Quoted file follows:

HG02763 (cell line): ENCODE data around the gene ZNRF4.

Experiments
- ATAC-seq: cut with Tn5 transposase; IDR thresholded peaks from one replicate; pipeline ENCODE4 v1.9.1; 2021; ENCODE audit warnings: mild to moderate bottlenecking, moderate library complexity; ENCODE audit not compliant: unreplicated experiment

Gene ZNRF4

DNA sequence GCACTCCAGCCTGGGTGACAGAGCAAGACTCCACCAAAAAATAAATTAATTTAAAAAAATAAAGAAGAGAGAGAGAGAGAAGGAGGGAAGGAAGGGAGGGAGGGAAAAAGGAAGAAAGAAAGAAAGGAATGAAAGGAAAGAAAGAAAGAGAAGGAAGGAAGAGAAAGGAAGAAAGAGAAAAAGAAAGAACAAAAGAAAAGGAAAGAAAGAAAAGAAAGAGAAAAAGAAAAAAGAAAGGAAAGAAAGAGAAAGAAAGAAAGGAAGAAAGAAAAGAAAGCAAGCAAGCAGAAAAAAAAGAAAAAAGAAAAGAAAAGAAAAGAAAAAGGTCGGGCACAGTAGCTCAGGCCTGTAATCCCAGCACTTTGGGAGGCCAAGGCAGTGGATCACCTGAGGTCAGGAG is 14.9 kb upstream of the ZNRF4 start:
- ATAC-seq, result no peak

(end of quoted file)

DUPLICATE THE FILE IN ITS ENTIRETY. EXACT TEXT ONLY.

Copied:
HG02763 (cell line): ENCODE data around the gene ZNRF4.

Experiments
- ATAC-seq: cut with Tn5 transposase; IDR thresholded peaks from one replicate; pipeline ENCODE4 v1.9.1; 2021; ENCODE audit warnings: mild to moderate bottlenecking, moderate library complexity; ENCODE audit not compliant: unreplicated experiment

Gene ZNRF4

DNA sequence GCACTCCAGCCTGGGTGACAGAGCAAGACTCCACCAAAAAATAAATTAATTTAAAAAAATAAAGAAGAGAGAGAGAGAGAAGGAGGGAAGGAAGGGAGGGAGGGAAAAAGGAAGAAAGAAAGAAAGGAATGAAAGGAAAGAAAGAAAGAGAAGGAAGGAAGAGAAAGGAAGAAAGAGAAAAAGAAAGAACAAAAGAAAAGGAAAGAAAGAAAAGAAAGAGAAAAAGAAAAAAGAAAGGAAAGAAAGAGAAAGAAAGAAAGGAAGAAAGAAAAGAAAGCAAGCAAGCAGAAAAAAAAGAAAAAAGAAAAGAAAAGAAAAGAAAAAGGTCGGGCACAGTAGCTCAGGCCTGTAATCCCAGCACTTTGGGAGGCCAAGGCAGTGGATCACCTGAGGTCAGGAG is 14.9 kb upstream of the ZNRF4 start:
- ATAC-seq, result no peak